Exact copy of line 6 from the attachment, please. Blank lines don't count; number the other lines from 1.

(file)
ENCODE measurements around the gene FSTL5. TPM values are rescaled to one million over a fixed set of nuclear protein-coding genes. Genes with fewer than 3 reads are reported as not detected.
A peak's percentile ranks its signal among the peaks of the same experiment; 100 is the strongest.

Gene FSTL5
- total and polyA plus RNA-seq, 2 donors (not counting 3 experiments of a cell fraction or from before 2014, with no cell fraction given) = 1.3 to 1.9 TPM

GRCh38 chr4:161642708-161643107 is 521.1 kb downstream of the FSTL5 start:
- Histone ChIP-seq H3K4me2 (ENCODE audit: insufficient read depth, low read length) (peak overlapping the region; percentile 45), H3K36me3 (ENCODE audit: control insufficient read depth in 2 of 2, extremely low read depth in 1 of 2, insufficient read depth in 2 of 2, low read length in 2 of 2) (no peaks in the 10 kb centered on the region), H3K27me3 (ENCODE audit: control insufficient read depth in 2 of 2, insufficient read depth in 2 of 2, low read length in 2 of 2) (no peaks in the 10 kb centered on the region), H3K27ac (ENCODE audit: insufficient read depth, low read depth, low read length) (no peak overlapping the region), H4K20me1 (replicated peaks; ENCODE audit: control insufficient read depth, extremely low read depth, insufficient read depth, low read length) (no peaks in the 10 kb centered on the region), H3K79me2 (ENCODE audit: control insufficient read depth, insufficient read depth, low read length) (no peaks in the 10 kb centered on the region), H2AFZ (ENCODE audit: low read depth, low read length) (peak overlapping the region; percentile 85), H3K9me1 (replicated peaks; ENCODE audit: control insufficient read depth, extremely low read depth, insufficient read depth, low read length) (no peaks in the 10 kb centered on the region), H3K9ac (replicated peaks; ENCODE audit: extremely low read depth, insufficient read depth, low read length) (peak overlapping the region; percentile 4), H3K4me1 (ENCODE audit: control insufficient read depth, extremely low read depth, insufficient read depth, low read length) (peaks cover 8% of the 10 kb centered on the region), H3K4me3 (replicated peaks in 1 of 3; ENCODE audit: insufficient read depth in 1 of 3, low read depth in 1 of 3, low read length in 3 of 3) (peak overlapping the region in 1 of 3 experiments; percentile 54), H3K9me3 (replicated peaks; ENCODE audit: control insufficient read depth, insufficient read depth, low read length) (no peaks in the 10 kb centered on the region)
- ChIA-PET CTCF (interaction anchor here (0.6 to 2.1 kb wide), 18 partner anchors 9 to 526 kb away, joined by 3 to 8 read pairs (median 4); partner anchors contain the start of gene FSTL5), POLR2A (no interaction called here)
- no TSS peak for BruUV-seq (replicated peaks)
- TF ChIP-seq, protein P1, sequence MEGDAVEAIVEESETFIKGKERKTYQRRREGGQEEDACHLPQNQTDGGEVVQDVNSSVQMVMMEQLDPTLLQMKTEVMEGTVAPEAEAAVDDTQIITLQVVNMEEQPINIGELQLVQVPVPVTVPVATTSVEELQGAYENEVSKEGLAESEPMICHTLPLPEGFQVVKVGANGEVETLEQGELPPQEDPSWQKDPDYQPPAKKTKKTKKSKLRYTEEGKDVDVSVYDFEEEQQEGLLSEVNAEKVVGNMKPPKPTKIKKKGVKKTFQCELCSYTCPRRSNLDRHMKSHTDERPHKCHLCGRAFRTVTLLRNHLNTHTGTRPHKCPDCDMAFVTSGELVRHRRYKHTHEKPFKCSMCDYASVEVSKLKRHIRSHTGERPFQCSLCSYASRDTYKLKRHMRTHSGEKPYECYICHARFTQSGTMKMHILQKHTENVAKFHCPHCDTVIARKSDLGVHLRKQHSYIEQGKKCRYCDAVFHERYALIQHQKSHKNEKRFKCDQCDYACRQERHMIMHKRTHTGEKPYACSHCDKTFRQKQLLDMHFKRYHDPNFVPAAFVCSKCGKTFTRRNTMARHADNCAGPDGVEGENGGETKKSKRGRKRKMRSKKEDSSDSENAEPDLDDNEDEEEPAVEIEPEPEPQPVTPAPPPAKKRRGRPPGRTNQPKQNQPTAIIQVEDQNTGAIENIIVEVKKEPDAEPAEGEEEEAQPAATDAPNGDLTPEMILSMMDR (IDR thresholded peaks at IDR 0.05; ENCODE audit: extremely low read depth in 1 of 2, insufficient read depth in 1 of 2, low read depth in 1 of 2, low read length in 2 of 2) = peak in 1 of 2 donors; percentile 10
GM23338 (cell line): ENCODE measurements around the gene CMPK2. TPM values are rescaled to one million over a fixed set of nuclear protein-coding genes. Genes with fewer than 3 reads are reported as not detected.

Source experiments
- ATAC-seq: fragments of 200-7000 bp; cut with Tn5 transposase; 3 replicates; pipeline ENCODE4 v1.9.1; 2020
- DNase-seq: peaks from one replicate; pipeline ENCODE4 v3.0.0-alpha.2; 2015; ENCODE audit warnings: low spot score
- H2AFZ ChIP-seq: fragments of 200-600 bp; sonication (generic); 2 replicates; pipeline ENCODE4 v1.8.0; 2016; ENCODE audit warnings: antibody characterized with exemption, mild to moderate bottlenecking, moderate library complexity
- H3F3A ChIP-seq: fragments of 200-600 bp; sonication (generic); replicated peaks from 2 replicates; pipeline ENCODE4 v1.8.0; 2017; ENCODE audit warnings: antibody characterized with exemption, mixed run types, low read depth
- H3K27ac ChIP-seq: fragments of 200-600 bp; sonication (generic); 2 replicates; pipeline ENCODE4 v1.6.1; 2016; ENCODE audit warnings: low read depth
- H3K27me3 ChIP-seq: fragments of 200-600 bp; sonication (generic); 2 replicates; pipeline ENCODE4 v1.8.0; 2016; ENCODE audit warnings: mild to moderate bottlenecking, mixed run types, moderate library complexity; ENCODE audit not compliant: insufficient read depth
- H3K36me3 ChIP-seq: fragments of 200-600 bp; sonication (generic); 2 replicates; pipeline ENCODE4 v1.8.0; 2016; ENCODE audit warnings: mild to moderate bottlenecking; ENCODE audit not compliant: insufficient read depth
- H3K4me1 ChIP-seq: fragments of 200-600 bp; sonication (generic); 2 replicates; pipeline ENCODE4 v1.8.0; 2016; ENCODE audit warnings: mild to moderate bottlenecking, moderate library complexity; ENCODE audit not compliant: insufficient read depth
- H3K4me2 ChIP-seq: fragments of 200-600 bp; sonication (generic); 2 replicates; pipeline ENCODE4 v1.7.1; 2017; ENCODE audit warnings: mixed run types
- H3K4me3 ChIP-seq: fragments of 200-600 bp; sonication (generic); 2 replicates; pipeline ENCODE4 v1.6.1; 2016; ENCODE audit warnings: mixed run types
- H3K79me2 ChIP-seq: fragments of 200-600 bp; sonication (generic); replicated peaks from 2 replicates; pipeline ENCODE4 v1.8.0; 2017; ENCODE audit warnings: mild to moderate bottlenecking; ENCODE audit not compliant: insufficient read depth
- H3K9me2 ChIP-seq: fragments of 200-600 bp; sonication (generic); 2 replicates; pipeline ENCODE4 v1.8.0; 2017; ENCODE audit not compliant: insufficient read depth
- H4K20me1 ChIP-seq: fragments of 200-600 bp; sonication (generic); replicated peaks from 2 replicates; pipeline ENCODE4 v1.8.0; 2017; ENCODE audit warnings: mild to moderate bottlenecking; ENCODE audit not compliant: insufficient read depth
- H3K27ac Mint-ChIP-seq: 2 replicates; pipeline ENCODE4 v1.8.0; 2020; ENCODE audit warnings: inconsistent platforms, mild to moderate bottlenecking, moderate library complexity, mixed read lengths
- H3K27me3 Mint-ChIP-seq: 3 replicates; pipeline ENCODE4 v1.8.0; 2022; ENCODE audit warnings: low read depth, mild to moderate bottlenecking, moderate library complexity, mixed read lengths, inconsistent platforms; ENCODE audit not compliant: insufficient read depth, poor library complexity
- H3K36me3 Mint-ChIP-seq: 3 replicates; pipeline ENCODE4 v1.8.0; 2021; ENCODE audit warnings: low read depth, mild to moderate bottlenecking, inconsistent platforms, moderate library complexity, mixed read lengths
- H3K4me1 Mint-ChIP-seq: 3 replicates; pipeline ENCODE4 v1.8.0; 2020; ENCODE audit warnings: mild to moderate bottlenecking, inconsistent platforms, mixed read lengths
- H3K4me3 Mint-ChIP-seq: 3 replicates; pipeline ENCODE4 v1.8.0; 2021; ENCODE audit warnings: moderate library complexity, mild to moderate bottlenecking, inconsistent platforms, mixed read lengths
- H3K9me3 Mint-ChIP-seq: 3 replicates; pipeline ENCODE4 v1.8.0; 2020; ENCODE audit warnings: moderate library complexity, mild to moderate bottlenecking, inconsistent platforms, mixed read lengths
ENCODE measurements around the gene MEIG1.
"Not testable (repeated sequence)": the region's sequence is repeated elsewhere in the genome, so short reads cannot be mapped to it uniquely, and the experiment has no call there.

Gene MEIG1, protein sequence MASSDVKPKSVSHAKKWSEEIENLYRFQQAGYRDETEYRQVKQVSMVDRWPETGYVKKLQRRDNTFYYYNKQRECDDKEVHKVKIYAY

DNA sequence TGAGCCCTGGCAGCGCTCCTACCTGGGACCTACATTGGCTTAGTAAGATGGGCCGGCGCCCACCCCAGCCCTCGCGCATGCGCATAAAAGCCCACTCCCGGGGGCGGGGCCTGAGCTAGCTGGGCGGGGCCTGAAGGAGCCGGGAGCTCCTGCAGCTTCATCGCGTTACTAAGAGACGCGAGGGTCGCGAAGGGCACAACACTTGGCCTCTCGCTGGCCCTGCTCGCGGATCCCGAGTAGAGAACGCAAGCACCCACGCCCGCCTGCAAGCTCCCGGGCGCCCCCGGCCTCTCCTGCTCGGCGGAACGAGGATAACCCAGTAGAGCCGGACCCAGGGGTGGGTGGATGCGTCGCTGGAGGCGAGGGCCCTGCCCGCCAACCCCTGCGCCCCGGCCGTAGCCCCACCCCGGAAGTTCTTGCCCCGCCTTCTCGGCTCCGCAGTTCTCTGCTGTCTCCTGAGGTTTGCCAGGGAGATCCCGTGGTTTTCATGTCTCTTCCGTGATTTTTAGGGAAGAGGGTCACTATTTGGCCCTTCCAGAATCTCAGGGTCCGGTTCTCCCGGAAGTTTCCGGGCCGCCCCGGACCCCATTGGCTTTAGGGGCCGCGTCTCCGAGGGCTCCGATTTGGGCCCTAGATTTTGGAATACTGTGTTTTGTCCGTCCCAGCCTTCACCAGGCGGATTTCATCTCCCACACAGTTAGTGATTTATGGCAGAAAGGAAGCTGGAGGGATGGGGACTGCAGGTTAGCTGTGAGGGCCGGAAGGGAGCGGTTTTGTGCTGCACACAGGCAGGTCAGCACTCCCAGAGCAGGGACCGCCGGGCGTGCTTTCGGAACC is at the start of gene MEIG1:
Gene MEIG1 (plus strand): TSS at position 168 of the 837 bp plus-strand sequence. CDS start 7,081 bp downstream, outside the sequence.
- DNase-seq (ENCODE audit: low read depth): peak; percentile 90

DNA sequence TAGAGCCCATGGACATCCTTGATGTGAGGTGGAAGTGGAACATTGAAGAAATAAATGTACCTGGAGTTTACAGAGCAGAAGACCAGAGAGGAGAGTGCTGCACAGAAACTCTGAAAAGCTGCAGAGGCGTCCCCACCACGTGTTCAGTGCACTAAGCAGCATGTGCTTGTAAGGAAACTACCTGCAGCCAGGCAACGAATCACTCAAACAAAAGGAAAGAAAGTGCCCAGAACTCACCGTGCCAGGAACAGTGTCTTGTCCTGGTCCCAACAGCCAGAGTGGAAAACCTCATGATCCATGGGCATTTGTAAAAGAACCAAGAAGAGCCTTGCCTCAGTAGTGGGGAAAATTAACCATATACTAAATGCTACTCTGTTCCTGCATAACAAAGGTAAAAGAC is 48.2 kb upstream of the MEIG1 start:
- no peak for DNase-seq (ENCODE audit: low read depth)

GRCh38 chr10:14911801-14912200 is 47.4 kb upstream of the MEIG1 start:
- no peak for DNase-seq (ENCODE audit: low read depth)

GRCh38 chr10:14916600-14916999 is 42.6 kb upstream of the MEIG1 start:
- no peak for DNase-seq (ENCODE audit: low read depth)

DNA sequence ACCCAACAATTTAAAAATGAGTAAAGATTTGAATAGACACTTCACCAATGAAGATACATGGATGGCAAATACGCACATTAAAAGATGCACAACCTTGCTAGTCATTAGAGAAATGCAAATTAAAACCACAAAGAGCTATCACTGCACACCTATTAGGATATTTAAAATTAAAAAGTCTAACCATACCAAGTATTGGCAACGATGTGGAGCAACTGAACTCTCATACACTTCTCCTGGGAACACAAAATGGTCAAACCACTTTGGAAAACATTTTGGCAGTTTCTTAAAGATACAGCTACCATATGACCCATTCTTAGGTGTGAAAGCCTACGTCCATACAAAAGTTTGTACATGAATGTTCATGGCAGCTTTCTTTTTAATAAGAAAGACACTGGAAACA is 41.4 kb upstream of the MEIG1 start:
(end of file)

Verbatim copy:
- Histone ChIP-seq H3K4me2 (ENCODE audit: insufficient read depth, low read length) (peak overlapping the region; percentile 45), H3K36me3 (ENCODE audit: control insufficient read depth in 2 of 2, extremely low read depth in 1 of 2, insufficient read depth in 2 of 2, low read length in 2 of 2) (no peaks in the 10 kb centered on the region), H3K27me3 (ENCODE audit: control insufficient read depth in 2 of 2, insufficient read depth in 2 of 2, low read length in 2 of 2) (no peaks in the 10 kb centered on the region), H3K27ac (ENCODE audit: insufficient read depth, low read depth, low read length) (no peak overlapping the region), H4K20me1 (replicated peaks; ENCODE audit: control insufficient read depth, extremely low read depth, insufficient read depth, low read length) (no peaks in the 10 kb centered on the region), H3K79me2 (ENCODE audit: control insufficient read depth, insufficient read depth, low read length) (no peaks in the 10 kb centered on the region), H2AFZ (ENCODE audit: low read depth, low read length) (peak overlapping the region; percentile 85), H3K9me1 (replicated peaks; ENCODE audit: control insufficient read depth, extremely low read depth, insufficient read depth, low read length) (no peaks in the 10 kb centered on the region), H3K9ac (replicated peaks; ENCODE audit: extremely low read depth, insufficient read depth, low read length) (peak overlapping the region; percentile 4), H3K4me1 (ENCODE audit: control insufficient read depth, extremely low read depth, insufficient read depth, low read length) (peaks cover 8% of the 10 kb centered on the region), H3K4me3 (replicated peaks in 1 of 3; ENCODE audit: insufficient read depth in 1 of 3, low read depth in 1 of 3, low read length in 3 of 3) (peak overlapping the region in 1 of 3 experiments; percentile 54), H3K9me3 (replicated peaks; ENCODE audit: control insufficient read depth, insufficient read depth, low read length) (no peaks in the 10 kb centered on the region)